It was Sunday, and we decided to sleep in. I was up at 7:00, but Chris snoozed until almost 8:00. We got breakfast at Michelle’s, the hotel restaurant, then talked ourselves into working out. It was our first workout since Thursday morning. We had plans to catch up with Laurence Webb, a co-worker of mine who lives here. He works for SalesLogix, too, but we had never met. We had arranged for him to pick us up at the train station nearest his home around 2:00, so we needed to be on the 1:07 train out of Flinders Street Station. After we cleaned ourselves up from the workout, we headed out for a light lunch. It was still early, but we needed to eat before we caught the train.
We walked over to Southgate again to find lunch. We decided to try out one of the food courts and found a nice little sandwich shop there. We quickly finished and headed back to the hotel to get our packs for the trip. We got back to Flinders Street Station, bought tickets and checked the board to see which platform to use. It said that all trains to Eltham left from platform 1. By 12:55 we were on platform 1 waiting for the 1:07 to Eltham.
A train left platform 1 at 1:00 headed for somewhere else, then the display for the next train changed, showing that the next train left at 1:09 for Lilydale. That didn’t look right to us, so we asked a station employee where the train for Eltham left from. Even though all of the signs we had seen said platform 1, he told us platform 14, which is attached to platform 1 but down toward the east end of the station. We trotted down toward platform 14, apparently a new platform still under construction. It is under the station and is mostly bare concrete. As we walked up, the 1:07 to Eltham arrived, and we got into a nearly empty car for the ride.
Fifty minutes later, and right on time, we arrived at Eltham Station. After a few minutes, Laurence drove up in his Range Rover and gave us a ride back to his farm. He lives in a community named Kangaroo Ground. It was settled in the mid-19th century by Scottish emigrants. It is a beautiful area of rolling hills covered in grass and trees. It is very reminiscent of the California central coast and the Napa Valley. On the ride to the Webb Farm, we saw lots of vineyards, many with acres of sheer netting protecting the ripe grapes from birds.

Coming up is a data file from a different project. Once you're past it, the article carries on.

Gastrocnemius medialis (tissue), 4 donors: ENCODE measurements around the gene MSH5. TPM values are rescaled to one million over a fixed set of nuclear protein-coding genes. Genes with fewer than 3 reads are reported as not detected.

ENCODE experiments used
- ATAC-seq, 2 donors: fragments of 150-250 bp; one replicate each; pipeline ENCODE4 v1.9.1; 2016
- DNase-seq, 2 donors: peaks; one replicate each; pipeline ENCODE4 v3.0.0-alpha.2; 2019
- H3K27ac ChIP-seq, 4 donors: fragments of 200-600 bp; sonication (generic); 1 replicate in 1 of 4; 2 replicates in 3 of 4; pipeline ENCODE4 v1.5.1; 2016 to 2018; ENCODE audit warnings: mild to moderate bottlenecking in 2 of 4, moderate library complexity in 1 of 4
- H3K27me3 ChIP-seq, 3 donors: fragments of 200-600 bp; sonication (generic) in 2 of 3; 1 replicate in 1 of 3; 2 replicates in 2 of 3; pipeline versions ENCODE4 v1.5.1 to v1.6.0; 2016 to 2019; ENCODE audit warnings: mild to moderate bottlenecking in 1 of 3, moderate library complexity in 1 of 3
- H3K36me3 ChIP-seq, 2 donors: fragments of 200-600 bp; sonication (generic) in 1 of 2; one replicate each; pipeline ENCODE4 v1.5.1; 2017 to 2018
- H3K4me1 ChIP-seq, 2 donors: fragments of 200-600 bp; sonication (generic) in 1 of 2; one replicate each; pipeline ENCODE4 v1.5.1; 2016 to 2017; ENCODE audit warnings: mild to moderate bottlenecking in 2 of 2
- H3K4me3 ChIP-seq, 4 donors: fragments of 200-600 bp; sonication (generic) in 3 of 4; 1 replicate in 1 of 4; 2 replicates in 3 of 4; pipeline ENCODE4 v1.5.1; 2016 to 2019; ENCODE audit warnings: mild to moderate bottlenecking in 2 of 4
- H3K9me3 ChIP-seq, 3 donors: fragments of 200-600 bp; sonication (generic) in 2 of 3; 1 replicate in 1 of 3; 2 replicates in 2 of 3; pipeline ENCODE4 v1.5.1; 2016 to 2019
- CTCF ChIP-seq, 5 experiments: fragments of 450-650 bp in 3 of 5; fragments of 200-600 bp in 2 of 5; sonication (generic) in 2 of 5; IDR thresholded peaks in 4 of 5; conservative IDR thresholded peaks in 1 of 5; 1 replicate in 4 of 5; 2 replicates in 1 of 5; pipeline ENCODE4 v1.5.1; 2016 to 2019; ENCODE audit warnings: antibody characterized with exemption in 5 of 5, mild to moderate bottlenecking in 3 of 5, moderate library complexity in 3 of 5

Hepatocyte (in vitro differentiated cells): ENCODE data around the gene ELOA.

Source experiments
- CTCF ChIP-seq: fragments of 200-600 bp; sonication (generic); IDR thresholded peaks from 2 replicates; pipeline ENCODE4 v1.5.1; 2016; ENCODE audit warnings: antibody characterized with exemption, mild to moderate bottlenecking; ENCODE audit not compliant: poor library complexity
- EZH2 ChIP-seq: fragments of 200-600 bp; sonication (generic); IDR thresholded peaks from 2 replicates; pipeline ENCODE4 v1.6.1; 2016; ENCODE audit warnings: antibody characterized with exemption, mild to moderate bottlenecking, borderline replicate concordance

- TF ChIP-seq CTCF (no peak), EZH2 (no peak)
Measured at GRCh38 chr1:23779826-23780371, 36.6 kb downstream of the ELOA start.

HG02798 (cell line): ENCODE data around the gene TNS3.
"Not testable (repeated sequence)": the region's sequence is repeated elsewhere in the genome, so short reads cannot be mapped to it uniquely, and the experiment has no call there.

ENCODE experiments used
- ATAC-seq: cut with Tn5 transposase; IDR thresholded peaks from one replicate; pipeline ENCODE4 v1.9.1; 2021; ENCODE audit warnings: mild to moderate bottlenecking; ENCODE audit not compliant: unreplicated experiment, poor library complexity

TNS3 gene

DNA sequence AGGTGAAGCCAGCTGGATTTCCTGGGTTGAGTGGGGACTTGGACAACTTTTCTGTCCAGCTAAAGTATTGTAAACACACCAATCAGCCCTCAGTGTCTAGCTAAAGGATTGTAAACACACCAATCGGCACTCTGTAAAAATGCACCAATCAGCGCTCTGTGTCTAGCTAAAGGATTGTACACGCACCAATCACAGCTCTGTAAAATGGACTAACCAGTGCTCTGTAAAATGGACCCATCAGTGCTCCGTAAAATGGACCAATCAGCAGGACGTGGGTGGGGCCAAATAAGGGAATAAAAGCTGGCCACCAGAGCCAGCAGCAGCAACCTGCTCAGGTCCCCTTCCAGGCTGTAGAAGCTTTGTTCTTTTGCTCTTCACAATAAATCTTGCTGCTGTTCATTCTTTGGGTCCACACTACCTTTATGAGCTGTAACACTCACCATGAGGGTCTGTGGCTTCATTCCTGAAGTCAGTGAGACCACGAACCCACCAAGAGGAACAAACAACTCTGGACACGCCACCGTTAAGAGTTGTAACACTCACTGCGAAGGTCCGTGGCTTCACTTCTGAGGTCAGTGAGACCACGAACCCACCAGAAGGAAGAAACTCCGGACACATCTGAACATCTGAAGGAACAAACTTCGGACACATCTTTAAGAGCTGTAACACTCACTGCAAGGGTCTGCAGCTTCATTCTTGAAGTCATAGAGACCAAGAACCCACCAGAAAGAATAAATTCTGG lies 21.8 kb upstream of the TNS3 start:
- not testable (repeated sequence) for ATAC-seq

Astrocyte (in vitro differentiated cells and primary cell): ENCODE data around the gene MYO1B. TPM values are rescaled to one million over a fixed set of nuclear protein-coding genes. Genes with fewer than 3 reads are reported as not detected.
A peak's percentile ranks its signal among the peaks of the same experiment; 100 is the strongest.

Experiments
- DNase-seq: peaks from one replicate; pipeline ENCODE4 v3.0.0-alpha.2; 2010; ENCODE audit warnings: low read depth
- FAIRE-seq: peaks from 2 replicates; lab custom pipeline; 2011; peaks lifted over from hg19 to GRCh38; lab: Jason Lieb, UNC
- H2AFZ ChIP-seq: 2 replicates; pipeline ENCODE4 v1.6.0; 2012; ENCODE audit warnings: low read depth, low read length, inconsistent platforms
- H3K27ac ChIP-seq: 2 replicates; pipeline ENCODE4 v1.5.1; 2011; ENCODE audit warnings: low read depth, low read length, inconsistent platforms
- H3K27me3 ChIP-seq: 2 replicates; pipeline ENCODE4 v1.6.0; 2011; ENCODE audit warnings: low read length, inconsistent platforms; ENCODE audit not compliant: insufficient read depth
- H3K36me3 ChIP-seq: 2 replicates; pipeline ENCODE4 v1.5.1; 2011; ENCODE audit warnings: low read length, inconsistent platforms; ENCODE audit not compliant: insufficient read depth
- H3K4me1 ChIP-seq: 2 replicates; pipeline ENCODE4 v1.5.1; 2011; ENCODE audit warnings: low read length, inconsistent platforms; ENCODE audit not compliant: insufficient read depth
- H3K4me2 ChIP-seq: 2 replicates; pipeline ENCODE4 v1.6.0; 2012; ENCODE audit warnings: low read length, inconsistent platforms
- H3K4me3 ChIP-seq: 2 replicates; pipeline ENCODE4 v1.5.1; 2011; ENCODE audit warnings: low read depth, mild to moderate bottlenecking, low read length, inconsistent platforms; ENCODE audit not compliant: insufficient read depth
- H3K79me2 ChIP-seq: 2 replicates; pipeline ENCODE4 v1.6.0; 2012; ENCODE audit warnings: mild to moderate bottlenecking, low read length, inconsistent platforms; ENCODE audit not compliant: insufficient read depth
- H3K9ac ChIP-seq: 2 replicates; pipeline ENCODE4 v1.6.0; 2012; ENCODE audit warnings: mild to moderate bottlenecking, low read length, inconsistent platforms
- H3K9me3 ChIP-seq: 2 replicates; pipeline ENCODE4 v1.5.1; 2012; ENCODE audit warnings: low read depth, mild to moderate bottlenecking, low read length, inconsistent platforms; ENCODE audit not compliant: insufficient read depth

Once at the farm, Laurence introduced us to his wife, Lynne, and their daughter Kimberly. During the past couple of days, a business crisis had flared up for Laurence, so he had had to make plans to fly to New Zealand that afternoon. He would be leaving at 4:30, which gave us only 2 1/2 hours to get to know the Webbs and see their farm. The Webbs have two horses and a pony. They also have two dogs, Bessie and Chance, a cat, and a cow that was due to deliver her calf in two weeks. All of those animals keep Lynne busy while Laurence is managing his territory from Pakistan to Japan to New Zealand. We sat on the porch overlooking the hills of Kangaroo Ground and chatted, getting to know each other better. When we asked about local restaurants, Lynne recommended the Flower Drum Chinese restaurant in China Town, just a couple blocks from our hotel. After a while, Laurence offered to give us a look at the rest of the farm.
Their house is on the top of a hill and the farm extends down into a valley where a creek runs. We hiked down the hill and Laurence showed us where he is clearing a space for a picnic area in the shade by the creek. Nearby is a 50-year-old swimming pool, now overgrown. A previous owner had built it and diverted the creek to fill it. The pool tiles, changing rooms, and ladder are still intact, but the bottom is overgrown with tall water plants.
We continued past the disused pool and onto a disused tennis court. Long ago it had been a grass court, but in the years since, it has been grazing land for cows, making the once-smooth surface bumpy and hard to walk on. Laurence told us he has pictures taken there with women in long dresses holding tennis rackets. He is trying to flatten it out again, then cover it with sand to become a dressage ring. Past the tennis court is more pasture land. I kept hearing a sound like a low-pitched bell from a hotel desk coming from the trees around us. I asked Laurence if it was birds or bugs, and he said “Bell birds.” Makes sense to me. As we approached a patch of woods, Laurence stopped, pointed, and there were three kangaroos bouncing down the hill about 200 yards away from us. Laurence and Lynne said we were very lucky to see them, since they don’t usually come out during the middle of the day. Unfortunately, they were too far away for me to get a picture of them.